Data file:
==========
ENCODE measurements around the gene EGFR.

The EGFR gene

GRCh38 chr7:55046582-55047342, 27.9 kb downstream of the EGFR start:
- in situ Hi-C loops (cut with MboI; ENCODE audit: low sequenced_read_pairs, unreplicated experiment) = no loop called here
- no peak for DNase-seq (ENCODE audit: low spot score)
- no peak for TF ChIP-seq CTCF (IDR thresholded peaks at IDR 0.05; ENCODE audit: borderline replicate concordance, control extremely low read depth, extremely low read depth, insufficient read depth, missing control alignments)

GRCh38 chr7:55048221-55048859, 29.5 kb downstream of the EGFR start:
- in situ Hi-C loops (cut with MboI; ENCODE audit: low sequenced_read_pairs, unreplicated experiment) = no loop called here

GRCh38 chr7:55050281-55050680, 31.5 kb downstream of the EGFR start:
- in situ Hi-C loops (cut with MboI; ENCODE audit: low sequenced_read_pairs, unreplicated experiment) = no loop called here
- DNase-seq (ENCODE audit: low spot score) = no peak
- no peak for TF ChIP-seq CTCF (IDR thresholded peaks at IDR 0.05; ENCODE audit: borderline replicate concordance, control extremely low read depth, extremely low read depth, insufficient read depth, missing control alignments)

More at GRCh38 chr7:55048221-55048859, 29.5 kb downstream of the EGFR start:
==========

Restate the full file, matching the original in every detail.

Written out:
ENCODE measurements around the gene EGFR.

The EGFR gene

GRCh38 chr7:55046582-55047342, 27.9 kb downstream of the EGFR start:
- in situ Hi-C loops (cut with MboI; ENCODE audit: low sequenced_read_pairs, unreplicated experiment) = no loop called here
- no peak for DNase-seq (ENCODE audit: low spot score)
- no peak for TF ChIP-seq CTCF (IDR thresholded peaks at IDR 0.05; ENCODE audit: borderline replicate concordance, control extremely low read depth, extremely low read depth, insufficient read depth, missing control alignments)

GRCh38 chr7:55048221-55048859, 29.5 kb downstream of the EGFR start:
- in situ Hi-C loops (cut with MboI; ENCODE audit: low sequenced_read_pairs, unreplicated experiment) = no loop called here

GRCh38 chr7:55050281-55050680, 31.5 kb downstream of the EGFR start:
- in situ Hi-C loops (cut with MboI; ENCODE audit: low sequenced_read_pairs, unreplicated experiment) = no loop called here
- DNase-seq (ENCODE audit: low spot score) = no peak
- no peak for TF ChIP-seq CTCF (IDR thresholded peaks at IDR 0.05; ENCODE audit: borderline replicate concordance, control extremely low read depth, extremely low read depth, insufficient read depth, missing control alignments)

More at GRCh38 chr7:55048221-55048859, 29.5 kb downstream of the EGFR start: